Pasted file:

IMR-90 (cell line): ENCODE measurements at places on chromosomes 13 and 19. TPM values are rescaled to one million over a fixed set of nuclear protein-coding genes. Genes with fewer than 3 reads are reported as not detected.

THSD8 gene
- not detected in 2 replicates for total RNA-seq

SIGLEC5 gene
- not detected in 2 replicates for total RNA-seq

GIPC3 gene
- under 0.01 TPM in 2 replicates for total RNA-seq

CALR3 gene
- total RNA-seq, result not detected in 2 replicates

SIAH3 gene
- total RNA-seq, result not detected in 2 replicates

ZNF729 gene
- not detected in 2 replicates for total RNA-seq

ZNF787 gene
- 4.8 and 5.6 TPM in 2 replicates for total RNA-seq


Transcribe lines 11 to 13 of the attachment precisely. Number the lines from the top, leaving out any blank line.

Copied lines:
- total RNA-seq, result not detected in 2 replicates

ZNF729 gene
- not detected in 2 replicates for total RNA-seq